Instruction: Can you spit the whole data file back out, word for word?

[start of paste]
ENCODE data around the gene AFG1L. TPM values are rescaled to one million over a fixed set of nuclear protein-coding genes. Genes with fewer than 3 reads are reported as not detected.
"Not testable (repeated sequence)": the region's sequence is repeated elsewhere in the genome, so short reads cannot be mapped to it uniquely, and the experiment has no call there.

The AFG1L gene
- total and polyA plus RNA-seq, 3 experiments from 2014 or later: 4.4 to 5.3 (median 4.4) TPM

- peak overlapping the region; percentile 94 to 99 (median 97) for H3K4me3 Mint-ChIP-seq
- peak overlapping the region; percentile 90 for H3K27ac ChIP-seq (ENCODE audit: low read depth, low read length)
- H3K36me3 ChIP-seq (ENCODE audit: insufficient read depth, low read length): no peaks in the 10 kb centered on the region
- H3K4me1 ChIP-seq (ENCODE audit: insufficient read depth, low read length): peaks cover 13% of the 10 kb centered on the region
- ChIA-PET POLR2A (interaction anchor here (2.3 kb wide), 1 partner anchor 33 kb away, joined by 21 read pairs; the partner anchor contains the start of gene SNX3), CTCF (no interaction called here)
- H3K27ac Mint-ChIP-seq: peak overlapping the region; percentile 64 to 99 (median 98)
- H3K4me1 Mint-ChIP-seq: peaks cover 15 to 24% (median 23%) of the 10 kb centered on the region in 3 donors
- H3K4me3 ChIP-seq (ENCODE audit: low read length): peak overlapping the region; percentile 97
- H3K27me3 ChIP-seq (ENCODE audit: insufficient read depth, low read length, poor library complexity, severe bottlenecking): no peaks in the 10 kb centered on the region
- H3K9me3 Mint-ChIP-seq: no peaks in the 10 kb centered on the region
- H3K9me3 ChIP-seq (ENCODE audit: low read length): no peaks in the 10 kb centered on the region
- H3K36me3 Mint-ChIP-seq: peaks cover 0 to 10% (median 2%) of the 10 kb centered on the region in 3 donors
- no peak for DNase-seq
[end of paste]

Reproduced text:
ENCODE data around the gene AFG1L. TPM values are rescaled to one million over a fixed set of nuclear protein-coding genes. Genes with fewer than 3 reads are reported as not detected.
"Not testable (repeated sequence)": the region's sequence is repeated elsewhere in the genome, so short reads cannot be mapped to it uniquely, and the experiment has no call there.

The AFG1L gene
- total and polyA plus RNA-seq, 3 experiments from 2014 or later: 4.4 to 5.3 (median 4.4) TPM

- peak overlapping the region; percentile 94 to 99 (median 97) for H3K4me3 Mint-ChIP-seq
- peak overlapping the region; percentile 90 for H3K27ac ChIP-seq (ENCODE audit: low read depth, low read length)
- H3K36me3 ChIP-seq (ENCODE audit: insufficient read depth, low read length): no peaks in the 10 kb centered on the region
- H3K4me1 ChIP-seq (ENCODE audit: insufficient read depth, low read length): peaks cover 13% of the 10 kb centered on the region
- ChIA-PET POLR2A (interaction anchor here (2.3 kb wide), 1 partner anchor 33 kb away, joined by 21 read pairs; the partner anchor contains the start of gene SNX3), CTCF (no interaction called here)
- H3K27ac Mint-ChIP-seq: peak overlapping the region; percentile 64 to 99 (median 98)
- H3K4me1 Mint-ChIP-seq: peaks cover 15 to 24% (median 23%) of the 10 kb centered on the region in 3 donors
- H3K4me3 ChIP-seq (ENCODE audit: low read length): peak overlapping the region; percentile 97
- H3K27me3 ChIP-seq (ENCODE audit: insufficient read depth, low read length, poor library complexity, severe bottlenecking): no peaks in the 10 kb centered on the region
- H3K9me3 Mint-ChIP-seq: no peaks in the 10 kb centered on the region
- H3K9me3 ChIP-seq (ENCODE audit: low read length): no peaks in the 10 kb centered on the region
- H3K36me3 Mint-ChIP-seq: peaks cover 0 to 10% (median 2%) of the 10 kb centered on the region in 3 donors
- no peak for DNase-seq